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. Resilience Concepts Poised To Aid Management Of Coastal Marine Ecosystems

The introductory article by Simon A. Levin and Jane Lubchenco provides an overview of the theoretical approach adopted by the authors of the other articles in the section. The theoretical constructs suggest a number of ways that management for resilience might be improved.
by Staff Writers
Washington DC (SPX) Jan 03, 2008
The January 2008 issue of BioScience includes a special section entitled "Managing for Resilience in Coastal Marine Ecosystems." The four articles in the section highlight different aspects of attempts to incorporate modern concepts from mathematical ecology into ecosystem-based management of coastal marine areas.

Appreciation of the economic importance of services that marine ecosystems provide has grown in recent years, as has the awareness of those ecosystems' imperiled state and their susceptibility to sudden ecological shifts.

To understand how to sustain these valuable ecosystem services in the face of overfishing, habitat destruction, and pollution, among other challenges, researchers need to know how marine ecosystems often continue to function despite disturbances--in other words, they need to know what makes these systems resilient when they are subjected to externally imposed changes.

The introductory article by Simon A. Levin and Jane Lubchenco provides an overview of the theoretical approach adopted by the authors of the other articles in the section. The theoretical constructs suggest a number of ways that management for resilience might be improved. Levin and Lubchenco emphasize that marine ecosystems are usefully seen as complex and adaptive. Interactions among the "agents" of these systems at small scales shape whole-system dynamics, which in turn affect the smaller scales.

The introduction is followed by an article that summarizes lessons learned about recovery, reversibility, and resistance to change of marine ecosystems. Authors Stephen R. Palumbi, Karen L. McLeod, and Daniel Grunbaum hold that these three components, ideally studied together, are key elements of resilience. They stress the need to analyze long-term population data to recognize trends in species' occurrence that could foretell far-reaching disturbances.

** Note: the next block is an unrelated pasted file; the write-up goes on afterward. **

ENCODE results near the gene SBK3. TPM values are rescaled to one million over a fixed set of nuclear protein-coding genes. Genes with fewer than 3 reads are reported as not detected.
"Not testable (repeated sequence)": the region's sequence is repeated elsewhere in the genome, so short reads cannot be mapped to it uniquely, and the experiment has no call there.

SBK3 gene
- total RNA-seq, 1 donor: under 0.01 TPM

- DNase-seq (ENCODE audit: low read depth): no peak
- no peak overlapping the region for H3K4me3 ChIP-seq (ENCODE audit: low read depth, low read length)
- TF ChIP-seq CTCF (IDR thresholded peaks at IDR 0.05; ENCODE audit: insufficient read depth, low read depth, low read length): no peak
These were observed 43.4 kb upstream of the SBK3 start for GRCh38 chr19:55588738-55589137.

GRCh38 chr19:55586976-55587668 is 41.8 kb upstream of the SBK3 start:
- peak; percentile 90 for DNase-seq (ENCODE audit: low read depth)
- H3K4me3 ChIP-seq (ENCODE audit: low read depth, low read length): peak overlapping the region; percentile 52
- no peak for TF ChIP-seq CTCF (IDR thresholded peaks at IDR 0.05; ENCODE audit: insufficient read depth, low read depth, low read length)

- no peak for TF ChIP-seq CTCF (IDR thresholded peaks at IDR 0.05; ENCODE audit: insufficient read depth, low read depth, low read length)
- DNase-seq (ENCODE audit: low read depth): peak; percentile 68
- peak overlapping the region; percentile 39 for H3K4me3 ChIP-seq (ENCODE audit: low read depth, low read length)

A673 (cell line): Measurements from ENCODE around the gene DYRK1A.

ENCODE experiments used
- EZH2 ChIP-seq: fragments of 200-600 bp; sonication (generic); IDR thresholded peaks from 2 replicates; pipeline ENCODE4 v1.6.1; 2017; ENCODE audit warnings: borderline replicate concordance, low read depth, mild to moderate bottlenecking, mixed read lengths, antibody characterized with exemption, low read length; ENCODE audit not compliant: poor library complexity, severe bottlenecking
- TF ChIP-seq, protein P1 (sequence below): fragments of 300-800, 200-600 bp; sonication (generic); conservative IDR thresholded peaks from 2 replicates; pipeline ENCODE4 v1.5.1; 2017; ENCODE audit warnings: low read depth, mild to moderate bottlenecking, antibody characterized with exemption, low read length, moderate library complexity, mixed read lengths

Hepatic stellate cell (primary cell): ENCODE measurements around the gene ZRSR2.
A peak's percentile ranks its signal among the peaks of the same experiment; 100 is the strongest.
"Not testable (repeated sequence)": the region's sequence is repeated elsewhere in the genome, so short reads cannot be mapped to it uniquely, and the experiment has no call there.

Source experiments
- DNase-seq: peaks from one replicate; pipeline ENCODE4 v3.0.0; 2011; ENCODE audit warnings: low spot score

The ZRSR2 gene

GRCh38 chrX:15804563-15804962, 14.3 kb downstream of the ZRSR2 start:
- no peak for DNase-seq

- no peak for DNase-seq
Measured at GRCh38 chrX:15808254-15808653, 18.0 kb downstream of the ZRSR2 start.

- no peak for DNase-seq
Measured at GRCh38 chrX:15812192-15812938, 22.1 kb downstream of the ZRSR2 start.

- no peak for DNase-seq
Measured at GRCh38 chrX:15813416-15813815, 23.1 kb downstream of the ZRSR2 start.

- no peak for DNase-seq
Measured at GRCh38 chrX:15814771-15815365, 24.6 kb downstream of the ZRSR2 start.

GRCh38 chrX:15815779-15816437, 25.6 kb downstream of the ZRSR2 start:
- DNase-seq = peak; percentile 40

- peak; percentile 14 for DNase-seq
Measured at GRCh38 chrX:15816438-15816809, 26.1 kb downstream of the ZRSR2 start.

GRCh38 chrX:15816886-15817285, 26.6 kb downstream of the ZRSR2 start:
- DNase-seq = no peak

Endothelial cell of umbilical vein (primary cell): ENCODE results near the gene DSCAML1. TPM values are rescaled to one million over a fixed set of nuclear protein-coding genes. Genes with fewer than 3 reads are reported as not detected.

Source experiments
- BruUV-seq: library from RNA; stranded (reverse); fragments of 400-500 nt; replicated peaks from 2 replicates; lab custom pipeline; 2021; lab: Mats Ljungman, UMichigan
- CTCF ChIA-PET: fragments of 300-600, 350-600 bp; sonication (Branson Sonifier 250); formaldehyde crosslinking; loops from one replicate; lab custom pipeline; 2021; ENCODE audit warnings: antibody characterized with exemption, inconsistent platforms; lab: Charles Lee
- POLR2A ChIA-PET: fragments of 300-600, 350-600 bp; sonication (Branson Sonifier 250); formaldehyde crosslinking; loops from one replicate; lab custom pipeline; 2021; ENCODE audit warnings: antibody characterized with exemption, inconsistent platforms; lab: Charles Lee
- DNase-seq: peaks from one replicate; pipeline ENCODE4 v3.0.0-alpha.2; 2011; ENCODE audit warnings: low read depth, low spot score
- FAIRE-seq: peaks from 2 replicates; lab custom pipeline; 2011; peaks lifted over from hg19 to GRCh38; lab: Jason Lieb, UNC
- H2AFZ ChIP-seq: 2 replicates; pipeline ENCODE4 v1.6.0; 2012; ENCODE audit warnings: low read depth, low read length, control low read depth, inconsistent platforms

Gretchen E. Hofmann and Steven D. Gaines next discuss emerging technologies that can be used to understand natural variability in marine ecosystems. This understanding is essential to managing marine ecosystems for resilience. The technologies they discuss range from space-based monitoring to tagging of large pelagic organisms to the use of genomics to assess the distribution, abundance, and health of marine life.

In the last article of the section, Mary Ruckelshaus, Terrie Klinger, Nancy Knowlton, and Douglas P. DeMaster describe practical experiences and scientific and governance challenges arising from attempts to use the concept of resilience in coastal marine management.

Although comprehensive case studies of ecosystem-based management of marine areas do not yet exist, Ruckelshaus and her colleagues detail challenges for fisheries and conservation efforts in the Southern Ocean, the Bering Sea/Aleutian Islands, Australia's Great Barrier Reef, and coastal California that could be--and in some cases are being--alleviated by ecosystem-based management approaches. .

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Study Says 2000 Tigers Possible In Thailand
New York NY (SPX) Jan 03, 2008
Thailand's Western Forest Complex - a 6,900 square mile (18,000 square kilometers) network of parks and wildlife reserves - can potentially support some 2,000 tigers, making it one of the world's strongholds for these emblematic big cats, according to a new study by Thailand's Department of National Park, Wildlife, and Plant Conservation and the New York-based Wildlife Conservation Society.

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